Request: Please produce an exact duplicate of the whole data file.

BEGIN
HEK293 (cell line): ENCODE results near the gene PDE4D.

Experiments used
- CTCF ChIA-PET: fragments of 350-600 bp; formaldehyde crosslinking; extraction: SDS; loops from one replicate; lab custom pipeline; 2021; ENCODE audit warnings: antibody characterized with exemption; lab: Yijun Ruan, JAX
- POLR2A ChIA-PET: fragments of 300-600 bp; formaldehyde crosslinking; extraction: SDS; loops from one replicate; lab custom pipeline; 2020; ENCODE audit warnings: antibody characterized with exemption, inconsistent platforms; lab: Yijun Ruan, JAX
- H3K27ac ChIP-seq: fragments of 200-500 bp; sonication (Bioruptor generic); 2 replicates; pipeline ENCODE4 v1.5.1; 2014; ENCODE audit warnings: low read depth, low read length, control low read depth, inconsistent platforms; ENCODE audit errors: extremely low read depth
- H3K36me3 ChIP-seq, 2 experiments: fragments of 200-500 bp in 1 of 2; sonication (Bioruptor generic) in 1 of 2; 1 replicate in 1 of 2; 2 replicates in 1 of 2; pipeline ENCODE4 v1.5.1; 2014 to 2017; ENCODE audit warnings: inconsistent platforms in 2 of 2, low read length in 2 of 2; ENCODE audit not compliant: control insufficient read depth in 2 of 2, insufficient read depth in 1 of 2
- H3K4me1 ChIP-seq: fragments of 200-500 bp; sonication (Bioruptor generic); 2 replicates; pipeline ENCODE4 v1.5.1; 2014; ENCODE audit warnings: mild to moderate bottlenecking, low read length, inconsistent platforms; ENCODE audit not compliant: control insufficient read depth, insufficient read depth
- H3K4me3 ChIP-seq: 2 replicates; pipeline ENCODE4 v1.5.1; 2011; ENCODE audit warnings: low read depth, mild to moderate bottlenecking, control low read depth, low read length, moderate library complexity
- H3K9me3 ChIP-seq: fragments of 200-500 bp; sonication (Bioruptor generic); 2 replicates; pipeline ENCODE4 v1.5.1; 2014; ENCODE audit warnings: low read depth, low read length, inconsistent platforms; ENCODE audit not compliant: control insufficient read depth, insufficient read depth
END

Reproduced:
HEK293 (cell line): ENCODE results near the gene PDE4D.

Experiments used
- CTCF ChIA-PET: fragments of 350-600 bp; formaldehyde crosslinking; extraction: SDS; loops from one replicate; lab custom pipeline; 2021; ENCODE audit warnings: antibody characterized with exemption; lab: Yijun Ruan, JAX
- POLR2A ChIA-PET: fragments of 300-600 bp; formaldehyde crosslinking; extraction: SDS; loops from one replicate; lab custom pipeline; 2020; ENCODE audit warnings: antibody characterized with exemption, inconsistent platforms; lab: Yijun Ruan, JAX
- H3K27ac ChIP-seq: fragments of 200-500 bp; sonication (Bioruptor generic); 2 replicates; pipeline ENCODE4 v1.5.1; 2014; ENCODE audit warnings: low read depth, low read length, control low read depth, inconsistent platforms; ENCODE audit errors: extremely low read depth
- H3K36me3 ChIP-seq, 2 experiments: fragments of 200-500 bp in 1 of 2; sonication (Bioruptor generic) in 1 of 2; 1 replicate in 1 of 2; 2 replicates in 1 of 2; pipeline ENCODE4 v1.5.1; 2014 to 2017; ENCODE audit warnings: inconsistent platforms in 2 of 2, low read length in 2 of 2; ENCODE audit not compliant: control insufficient read depth in 2 of 2, insufficient read depth in 1 of 2
- H3K4me1 ChIP-seq: fragments of 200-500 bp; sonication (Bioruptor generic); 2 replicates; pipeline ENCODE4 v1.5.1; 2014; ENCODE audit warnings: mild to moderate bottlenecking, low read length, inconsistent platforms; ENCODE audit not compliant: control insufficient read depth, insufficient read depth
- H3K4me3 ChIP-seq: 2 replicates; pipeline ENCODE4 v1.5.1; 2011; ENCODE audit warnings: low read depth, mild to moderate bottlenecking, control low read depth, low read length, moderate library complexity
- H3K9me3 ChIP-seq: fragments of 200-500 bp; sonication (Bioruptor generic); 2 replicates; pipeline ENCODE4 v1.5.1; 2014; ENCODE audit warnings: low read depth, low read length, inconsistent platforms; ENCODE audit not compliant: control insufficient read depth, insufficient read depth